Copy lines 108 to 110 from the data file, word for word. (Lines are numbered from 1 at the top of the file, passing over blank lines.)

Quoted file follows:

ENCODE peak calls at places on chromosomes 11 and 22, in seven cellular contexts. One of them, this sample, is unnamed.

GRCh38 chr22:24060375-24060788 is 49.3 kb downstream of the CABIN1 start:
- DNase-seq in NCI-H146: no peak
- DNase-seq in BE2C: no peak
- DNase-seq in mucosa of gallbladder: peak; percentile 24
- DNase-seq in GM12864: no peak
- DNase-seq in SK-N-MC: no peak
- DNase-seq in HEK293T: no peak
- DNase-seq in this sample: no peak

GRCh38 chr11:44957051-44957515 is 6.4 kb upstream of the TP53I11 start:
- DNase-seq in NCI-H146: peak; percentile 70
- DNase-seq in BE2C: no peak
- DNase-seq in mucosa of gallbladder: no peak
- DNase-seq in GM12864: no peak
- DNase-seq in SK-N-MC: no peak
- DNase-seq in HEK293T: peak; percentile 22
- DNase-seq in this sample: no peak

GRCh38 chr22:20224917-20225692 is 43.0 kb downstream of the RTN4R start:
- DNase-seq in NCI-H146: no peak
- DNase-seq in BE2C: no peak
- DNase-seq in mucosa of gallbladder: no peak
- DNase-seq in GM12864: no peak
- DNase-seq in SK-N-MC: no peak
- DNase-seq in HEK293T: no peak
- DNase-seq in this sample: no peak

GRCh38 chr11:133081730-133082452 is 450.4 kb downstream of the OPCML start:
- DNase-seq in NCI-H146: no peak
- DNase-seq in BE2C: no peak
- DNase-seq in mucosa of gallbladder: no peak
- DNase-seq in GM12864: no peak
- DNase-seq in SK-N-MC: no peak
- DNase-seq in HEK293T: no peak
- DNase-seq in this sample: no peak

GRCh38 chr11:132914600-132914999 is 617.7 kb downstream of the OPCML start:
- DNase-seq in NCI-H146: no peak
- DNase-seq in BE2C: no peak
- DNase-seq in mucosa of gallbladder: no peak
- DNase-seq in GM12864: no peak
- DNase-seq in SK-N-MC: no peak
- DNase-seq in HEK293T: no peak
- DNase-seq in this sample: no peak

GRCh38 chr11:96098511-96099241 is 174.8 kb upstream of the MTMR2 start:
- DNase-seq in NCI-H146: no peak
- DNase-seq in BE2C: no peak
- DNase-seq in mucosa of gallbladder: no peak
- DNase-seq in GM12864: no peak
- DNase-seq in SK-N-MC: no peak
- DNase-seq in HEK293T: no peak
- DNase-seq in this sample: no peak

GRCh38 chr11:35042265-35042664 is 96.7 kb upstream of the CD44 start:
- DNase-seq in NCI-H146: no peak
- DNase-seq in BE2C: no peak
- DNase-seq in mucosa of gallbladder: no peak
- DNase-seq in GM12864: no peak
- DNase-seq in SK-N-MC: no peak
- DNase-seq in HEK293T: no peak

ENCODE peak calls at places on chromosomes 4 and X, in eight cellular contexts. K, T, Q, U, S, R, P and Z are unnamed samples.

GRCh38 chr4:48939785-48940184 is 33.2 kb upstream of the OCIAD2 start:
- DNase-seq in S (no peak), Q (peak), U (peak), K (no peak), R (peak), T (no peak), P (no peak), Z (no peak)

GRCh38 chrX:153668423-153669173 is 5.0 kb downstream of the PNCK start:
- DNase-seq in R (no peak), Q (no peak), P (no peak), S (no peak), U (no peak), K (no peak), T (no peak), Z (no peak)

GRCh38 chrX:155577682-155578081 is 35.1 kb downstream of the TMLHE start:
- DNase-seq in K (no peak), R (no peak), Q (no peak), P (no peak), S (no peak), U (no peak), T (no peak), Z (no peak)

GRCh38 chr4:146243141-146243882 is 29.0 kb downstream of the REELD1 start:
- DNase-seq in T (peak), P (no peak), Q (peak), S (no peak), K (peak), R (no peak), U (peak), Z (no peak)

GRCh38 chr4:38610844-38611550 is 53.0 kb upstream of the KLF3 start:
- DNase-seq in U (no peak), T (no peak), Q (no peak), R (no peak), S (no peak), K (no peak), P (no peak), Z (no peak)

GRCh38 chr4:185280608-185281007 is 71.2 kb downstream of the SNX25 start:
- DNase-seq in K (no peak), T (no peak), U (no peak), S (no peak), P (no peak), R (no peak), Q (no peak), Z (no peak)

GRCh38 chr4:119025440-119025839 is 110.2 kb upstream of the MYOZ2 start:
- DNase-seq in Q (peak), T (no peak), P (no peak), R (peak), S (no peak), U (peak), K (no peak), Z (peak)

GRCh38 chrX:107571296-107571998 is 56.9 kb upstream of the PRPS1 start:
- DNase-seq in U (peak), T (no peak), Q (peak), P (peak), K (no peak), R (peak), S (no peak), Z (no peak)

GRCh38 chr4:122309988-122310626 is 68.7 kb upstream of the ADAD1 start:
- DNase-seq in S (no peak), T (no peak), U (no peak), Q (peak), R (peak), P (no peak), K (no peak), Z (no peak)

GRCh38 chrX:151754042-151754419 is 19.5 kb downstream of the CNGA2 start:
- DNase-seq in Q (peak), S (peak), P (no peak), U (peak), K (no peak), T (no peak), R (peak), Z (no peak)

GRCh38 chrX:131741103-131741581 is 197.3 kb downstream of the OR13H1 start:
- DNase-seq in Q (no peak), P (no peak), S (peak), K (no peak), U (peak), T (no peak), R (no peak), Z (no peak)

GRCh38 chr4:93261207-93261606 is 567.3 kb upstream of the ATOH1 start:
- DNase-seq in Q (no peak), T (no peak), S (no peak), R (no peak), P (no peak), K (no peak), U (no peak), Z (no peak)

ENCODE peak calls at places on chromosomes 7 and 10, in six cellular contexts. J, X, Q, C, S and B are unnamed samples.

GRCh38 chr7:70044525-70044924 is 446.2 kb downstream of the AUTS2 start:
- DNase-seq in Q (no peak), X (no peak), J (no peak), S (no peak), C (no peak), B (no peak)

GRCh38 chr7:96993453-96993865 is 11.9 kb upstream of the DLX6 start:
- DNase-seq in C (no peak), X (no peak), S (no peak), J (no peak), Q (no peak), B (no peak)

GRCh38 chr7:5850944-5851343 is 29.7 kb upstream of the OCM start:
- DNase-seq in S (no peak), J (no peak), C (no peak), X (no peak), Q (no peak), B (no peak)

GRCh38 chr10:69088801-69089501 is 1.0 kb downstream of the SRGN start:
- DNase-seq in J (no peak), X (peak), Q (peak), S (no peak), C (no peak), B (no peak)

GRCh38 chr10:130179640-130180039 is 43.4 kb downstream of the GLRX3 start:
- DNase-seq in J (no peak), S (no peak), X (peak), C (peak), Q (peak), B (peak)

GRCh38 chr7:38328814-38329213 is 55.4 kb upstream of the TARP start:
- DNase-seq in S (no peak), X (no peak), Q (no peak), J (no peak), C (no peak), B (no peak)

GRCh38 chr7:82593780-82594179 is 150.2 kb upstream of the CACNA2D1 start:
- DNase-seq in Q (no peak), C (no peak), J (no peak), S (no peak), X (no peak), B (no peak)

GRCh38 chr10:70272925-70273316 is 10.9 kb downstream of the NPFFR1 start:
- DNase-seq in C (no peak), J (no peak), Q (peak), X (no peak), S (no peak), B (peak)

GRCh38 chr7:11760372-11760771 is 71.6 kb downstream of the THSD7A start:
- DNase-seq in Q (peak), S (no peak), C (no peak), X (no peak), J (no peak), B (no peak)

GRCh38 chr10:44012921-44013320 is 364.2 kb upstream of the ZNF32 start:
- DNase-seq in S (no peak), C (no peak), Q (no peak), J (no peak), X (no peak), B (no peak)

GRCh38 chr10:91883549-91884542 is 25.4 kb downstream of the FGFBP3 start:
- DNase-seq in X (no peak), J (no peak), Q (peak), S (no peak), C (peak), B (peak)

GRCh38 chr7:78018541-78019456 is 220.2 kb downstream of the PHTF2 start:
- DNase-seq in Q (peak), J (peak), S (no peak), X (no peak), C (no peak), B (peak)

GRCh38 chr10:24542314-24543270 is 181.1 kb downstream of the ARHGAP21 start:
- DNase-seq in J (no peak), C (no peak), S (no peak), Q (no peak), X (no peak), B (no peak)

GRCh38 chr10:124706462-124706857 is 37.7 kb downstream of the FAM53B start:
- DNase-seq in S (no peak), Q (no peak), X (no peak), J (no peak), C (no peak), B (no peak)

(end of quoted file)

- DNase-seq in J (no peak), C (no peak), S (no peak), Q (no peak), X (no peak), B (no peak)

GRCh38 chr10:124706462-124706857 is 37.7 kb downstream of the FAM53B start:
- DNase-seq in S (no peak), Q (no peak), X (no peak), J (no peak), C (no peak), B (no peak)